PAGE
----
Talk Less, Ask More: My Goals and Set-Backs

This week I’ve had some great lessons, and some awful ones. Looking back at what I had done differently in the good versus not-so-good lessons, I realized that one of the biggest differences was the amount of “telling” I was doing in one class versus another. It didn’t matter that I had amazing visuals and was super enthusiastic about the content I was teaching; if I talked too much, students would start to zone out. Compound this with the fact that we are distance learning and all of my students are English language learners, we now have wi-fi/connectivity, audio, and language learning issues all thrown into the mix.

The one who does most of the talking, is doing most of the learning.

(Something I’ve heard from multiple sources throughout my teaching career)

At this point, I have to slap myself on the wrist because I know better, so I need to do better.

In yesterday’s class, I consciously made an effort to talk less and ask more questions. I also explicitly told my students that my goal as a teacher is to never tell them an answer, but to just show them the way. Classic case of easier-said-than-done.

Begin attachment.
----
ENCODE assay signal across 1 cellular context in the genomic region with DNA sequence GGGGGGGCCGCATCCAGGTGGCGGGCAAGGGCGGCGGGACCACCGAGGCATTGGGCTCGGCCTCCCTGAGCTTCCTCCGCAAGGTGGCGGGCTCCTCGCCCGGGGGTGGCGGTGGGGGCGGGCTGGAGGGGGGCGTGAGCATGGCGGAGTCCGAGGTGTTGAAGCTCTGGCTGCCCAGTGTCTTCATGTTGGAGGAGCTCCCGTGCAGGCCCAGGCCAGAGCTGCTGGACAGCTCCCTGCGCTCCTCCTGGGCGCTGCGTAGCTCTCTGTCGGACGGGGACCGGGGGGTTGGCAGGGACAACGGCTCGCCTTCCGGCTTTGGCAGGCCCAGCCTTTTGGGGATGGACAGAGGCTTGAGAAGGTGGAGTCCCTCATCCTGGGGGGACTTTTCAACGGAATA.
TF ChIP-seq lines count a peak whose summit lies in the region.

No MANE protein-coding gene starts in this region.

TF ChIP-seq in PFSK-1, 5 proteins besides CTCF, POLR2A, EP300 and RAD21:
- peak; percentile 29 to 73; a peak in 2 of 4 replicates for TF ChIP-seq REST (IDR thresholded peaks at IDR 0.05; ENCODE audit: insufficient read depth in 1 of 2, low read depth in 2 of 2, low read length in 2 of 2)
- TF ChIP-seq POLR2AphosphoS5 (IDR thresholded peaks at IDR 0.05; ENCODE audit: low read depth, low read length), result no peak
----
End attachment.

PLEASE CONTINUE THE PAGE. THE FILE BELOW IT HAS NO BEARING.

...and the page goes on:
I realize, with a sudden mixture of nervousness, trepidation, and excitement as I’m writing this, that this might be the first time in five years of teaching that I have really made a conscious effort to take Cathy Fosnot’s advice to heart. She writes,

Don’t try to fix the mathematics; work with the mathematician. The point is not to fix the mistakes in the children’s work or to get everyone to agree with your answer, but to support your students’ development as mathematicians.

Cathy Fosnot

On the surface, I’d like to think I was doing my best to project a calm, neutral tone as I jotted down notes while students shared their thinking. I wrote everything down, regardless of whether their strategy was “right” or “wrong”. Meanwhile, it felt like Hermione Granger was living in the back of my mind jumping up and down going “Pick me, pick me!! I know the answer!!” Talk about my “rescue the student” instincts being on overdrive!

Can’t I just tell them the answer already?

In the past, I would have eventually given in to those instincts and immediately correct any mistakes that came to my attention. I tell myself that this is okay, because if I don’t, my students will continue to make those fundamental math errors, divide by zero, and initiate the end of the universe as we know it. I also think that deep down, that hidden behind this instinct is fear, fear that I can’t help them get where they need to go without just giving them the answer. Although, impatience is an equally guilty accomplice here in my crime of robbing students of a perfectly good learning moment.